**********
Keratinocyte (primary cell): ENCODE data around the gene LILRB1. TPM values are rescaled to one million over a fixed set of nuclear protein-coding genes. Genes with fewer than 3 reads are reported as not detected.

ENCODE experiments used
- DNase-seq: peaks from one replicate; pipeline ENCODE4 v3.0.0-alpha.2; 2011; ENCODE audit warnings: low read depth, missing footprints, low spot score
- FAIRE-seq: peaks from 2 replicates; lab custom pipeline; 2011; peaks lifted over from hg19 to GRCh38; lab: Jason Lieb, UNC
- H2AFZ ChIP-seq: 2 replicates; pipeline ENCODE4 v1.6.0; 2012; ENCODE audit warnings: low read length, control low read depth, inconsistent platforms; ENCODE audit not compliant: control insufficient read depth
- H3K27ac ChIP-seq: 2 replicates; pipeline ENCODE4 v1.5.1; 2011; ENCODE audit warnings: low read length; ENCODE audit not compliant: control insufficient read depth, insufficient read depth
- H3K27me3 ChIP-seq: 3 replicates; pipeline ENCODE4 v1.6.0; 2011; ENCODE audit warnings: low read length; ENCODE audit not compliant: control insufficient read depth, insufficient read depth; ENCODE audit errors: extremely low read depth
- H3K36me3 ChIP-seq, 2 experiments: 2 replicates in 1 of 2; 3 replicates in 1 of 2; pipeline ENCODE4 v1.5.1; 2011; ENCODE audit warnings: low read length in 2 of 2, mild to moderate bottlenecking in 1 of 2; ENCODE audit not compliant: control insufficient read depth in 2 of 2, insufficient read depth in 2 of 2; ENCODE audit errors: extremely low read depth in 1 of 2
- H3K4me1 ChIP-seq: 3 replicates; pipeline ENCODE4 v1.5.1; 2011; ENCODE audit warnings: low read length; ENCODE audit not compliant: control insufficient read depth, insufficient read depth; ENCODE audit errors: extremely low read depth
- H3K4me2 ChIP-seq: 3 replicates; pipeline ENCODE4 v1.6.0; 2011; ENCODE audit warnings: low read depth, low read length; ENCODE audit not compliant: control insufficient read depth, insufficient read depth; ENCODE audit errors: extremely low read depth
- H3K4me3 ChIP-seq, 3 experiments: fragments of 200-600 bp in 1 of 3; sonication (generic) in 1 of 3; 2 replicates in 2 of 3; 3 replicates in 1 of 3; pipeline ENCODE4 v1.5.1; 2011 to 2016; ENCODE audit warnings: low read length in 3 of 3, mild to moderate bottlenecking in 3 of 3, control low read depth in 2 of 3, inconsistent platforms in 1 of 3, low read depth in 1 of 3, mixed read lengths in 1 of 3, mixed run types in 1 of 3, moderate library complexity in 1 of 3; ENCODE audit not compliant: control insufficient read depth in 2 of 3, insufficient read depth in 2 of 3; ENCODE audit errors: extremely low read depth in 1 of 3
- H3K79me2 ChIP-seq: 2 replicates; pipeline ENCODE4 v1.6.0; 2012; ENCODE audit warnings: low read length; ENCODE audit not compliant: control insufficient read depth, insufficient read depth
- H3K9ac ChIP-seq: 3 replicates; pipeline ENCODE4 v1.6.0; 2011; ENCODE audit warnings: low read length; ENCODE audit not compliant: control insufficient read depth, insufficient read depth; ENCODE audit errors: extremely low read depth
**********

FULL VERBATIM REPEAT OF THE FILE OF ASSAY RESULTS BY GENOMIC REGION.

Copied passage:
Keratinocyte (primary cell): ENCODE data around the gene LILRB1. TPM values are rescaled to one million over a fixed set of nuclear protein-coding genes. Genes with fewer than 3 reads are reported as not detected.

ENCODE experiments used
- DNase-seq: peaks from one replicate; pipeline ENCODE4 v3.0.0-alpha.2; 2011; ENCODE audit warnings: low read depth, missing footprints, low spot score
- FAIRE-seq: peaks from 2 replicates; lab custom pipeline; 2011; peaks lifted over from hg19 to GRCh38; lab: Jason Lieb, UNC
- H2AFZ ChIP-seq: 2 replicates; pipeline ENCODE4 v1.6.0; 2012; ENCODE audit warnings: low read length, control low read depth, inconsistent platforms; ENCODE audit not compliant: control insufficient read depth
- H3K27ac ChIP-seq: 2 replicates; pipeline ENCODE4 v1.5.1; 2011; ENCODE audit warnings: low read length; ENCODE audit not compliant: control insufficient read depth, insufficient read depth
- H3K27me3 ChIP-seq: 3 replicates; pipeline ENCODE4 v1.6.0; 2011; ENCODE audit warnings: low read length; ENCODE audit not compliant: control insufficient read depth, insufficient read depth; ENCODE audit errors: extremely low read depth
- H3K36me3 ChIP-seq, 2 experiments: 2 replicates in 1 of 2; 3 replicates in 1 of 2; pipeline ENCODE4 v1.5.1; 2011; ENCODE audit warnings: low read length in 2 of 2, mild to moderate bottlenecking in 1 of 2; ENCODE audit not compliant: control insufficient read depth in 2 of 2, insufficient read depth in 2 of 2; ENCODE audit errors: extremely low read depth in 1 of 2
- H3K4me1 ChIP-seq: 3 replicates; pipeline ENCODE4 v1.5.1; 2011; ENCODE audit warnings: low read length; ENCODE audit not compliant: control insufficient read depth, insufficient read depth; ENCODE audit errors: extremely low read depth
- H3K4me2 ChIP-seq: 3 replicates; pipeline ENCODE4 v1.6.0; 2011; ENCODE audit warnings: low read depth, low read length; ENCODE audit not compliant: control insufficient read depth, insufficient read depth; ENCODE audit errors: extremely low read depth
- H3K4me3 ChIP-seq, 3 experiments: fragments of 200-600 bp in 1 of 3; sonication (generic) in 1 of 3; 2 replicates in 2 of 3; 3 replicates in 1 of 3; pipeline ENCODE4 v1.5.1; 2011 to 2016; ENCODE audit warnings: low read length in 3 of 3, mild to moderate bottlenecking in 3 of 3, control low read depth in 2 of 3, inconsistent platforms in 1 of 3, low read depth in 1 of 3, mixed read lengths in 1 of 3, mixed run types in 1 of 3, moderate library complexity in 1 of 3; ENCODE audit not compliant: control insufficient read depth in 2 of 3, insufficient read depth in 2 of 3; ENCODE audit errors: extremely low read depth in 1 of 3
- H3K79me2 ChIP-seq: 2 replicates; pipeline ENCODE4 v1.6.0; 2012; ENCODE audit warnings: low read length; ENCODE audit not compliant: control insufficient read depth, insufficient read depth
- H3K9ac ChIP-seq: 3 replicates; pipeline ENCODE4 v1.6.0; 2011; ENCODE audit warnings: low read length; ENCODE audit not compliant: control insufficient read depth, insufficient read depth; ENCODE audit errors: extremely low read depth